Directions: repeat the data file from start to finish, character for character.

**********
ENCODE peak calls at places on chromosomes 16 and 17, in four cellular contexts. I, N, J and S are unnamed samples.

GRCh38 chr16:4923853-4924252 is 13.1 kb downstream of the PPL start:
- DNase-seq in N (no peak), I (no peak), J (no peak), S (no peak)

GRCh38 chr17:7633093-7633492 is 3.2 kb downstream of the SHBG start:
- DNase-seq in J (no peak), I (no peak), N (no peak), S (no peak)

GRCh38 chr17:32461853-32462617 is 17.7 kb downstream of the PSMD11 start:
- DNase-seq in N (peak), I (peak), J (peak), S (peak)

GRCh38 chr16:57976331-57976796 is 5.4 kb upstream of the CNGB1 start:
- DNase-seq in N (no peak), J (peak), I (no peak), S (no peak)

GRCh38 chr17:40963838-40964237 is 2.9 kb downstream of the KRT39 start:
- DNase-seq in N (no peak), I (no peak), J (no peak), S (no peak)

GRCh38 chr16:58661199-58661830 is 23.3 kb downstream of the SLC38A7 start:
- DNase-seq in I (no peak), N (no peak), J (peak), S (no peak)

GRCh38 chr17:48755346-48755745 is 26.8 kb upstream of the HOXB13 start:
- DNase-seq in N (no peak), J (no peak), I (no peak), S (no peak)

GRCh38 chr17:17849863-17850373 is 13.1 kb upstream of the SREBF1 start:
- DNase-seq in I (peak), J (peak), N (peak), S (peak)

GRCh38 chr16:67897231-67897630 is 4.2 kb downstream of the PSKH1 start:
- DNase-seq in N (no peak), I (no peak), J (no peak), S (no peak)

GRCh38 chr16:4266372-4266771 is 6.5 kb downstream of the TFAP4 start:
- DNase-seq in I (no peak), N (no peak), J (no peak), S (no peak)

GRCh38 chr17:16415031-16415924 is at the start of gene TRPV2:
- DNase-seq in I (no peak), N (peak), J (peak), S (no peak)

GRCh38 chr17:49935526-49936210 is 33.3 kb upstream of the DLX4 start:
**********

ENCODE peak calls at places on chromosomes 16 and 17, in four cellular contexts. I, N, J and S are unnamed samples.

GRCh38 chr16:4923853-4924252 is 13.1 kb downstream of the PPL start:
- DNase-seq in N (no peak), I (no peak), J (no peak), S (no peak)

GRCh38 chr17:7633093-7633492 is 3.2 kb downstream of the SHBG start:
- DNase-seq in J (no peak), I (no peak), N (no peak), S (no peak)

GRCh38 chr17:32461853-32462617 is 17.7 kb downstream of the PSMD11 start:
- DNase-seq in N (peak), I (peak), J (peak), S (peak)

GRCh38 chr16:57976331-57976796 is 5.4 kb upstream of the CNGB1 start:
- DNase-seq in N (no peak), J (peak), I (no peak), S (no peak)

GRCh38 chr17:40963838-40964237 is 2.9 kb downstream of the KRT39 start:
- DNase-seq in N (no peak), I (no peak), J (no peak), S (no peak)

GRCh38 chr16:58661199-58661830 is 23.3 kb downstream of the SLC38A7 start:
- DNase-seq in I (no peak), N (no peak), J (peak), S (no peak)

GRCh38 chr17:48755346-48755745 is 26.8 kb upstream of the HOXB13 start:
- DNase-seq in N (no peak), J (no peak), I (no peak), S (no peak)

GRCh38 chr17:17849863-17850373 is 13.1 kb upstream of the SREBF1 start:
- DNase-seq in I (peak), J (peak), N (peak), S (peak)

GRCh38 chr16:67897231-67897630 is 4.2 kb downstream of the PSKH1 start:
- DNase-seq in N (no peak), I (no peak), J (no peak), S (no peak)

GRCh38 chr16:4266372-4266771 is 6.5 kb downstream of the TFAP4 start:
- DNase-seq in I (no peak), N (no peak), J (no peak), S (no peak)

GRCh38 chr17:16415031-16415924 is at the start of gene TRPV2:
- DNase-seq in I (no peak), N (peak), J (peak), S (no peak)

GRCh38 chr17:49935526-49936210 is 33.3 kb upstream of the DLX4 start: